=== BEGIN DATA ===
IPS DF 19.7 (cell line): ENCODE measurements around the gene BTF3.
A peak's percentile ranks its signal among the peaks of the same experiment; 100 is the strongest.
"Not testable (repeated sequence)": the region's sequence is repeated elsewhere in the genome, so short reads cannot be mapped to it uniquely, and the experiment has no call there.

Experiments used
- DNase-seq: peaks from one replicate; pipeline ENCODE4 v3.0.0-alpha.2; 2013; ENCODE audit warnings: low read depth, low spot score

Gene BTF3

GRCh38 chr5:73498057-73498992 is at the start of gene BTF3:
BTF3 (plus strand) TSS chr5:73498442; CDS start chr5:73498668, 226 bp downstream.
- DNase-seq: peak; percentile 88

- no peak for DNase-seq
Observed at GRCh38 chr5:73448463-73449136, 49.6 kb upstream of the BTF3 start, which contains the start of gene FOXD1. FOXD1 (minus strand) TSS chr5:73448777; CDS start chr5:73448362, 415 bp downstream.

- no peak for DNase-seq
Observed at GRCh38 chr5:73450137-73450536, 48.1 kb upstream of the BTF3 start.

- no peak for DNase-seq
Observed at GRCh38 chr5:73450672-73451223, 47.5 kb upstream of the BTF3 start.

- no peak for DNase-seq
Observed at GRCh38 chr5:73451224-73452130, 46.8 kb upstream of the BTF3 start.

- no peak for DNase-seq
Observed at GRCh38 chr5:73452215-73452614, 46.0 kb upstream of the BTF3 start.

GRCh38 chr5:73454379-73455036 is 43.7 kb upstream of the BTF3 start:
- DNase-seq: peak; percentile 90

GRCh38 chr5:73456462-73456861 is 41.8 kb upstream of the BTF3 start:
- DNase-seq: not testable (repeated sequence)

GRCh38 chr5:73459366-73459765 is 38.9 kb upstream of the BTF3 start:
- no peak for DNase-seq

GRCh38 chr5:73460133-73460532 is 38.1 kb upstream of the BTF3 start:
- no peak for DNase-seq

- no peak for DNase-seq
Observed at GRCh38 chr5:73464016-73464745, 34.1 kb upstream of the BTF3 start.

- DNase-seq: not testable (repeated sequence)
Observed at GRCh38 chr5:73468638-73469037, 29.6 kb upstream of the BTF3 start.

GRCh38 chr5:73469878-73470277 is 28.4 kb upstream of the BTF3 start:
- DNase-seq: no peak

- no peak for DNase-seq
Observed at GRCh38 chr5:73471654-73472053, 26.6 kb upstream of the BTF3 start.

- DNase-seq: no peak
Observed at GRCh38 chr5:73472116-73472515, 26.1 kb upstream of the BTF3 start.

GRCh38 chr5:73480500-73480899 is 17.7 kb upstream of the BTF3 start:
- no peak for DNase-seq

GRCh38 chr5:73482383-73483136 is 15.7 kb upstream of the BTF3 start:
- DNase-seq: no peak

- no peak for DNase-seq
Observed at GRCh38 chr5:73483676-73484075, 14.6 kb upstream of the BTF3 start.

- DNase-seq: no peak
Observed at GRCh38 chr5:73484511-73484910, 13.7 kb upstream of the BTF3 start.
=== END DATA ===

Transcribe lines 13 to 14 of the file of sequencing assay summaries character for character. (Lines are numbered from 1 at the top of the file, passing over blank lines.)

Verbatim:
Observed at GRCh38 chr5:73450137-73450536, 48.1 kb upstream of the BTF3 start.

- no peak for DNase-seq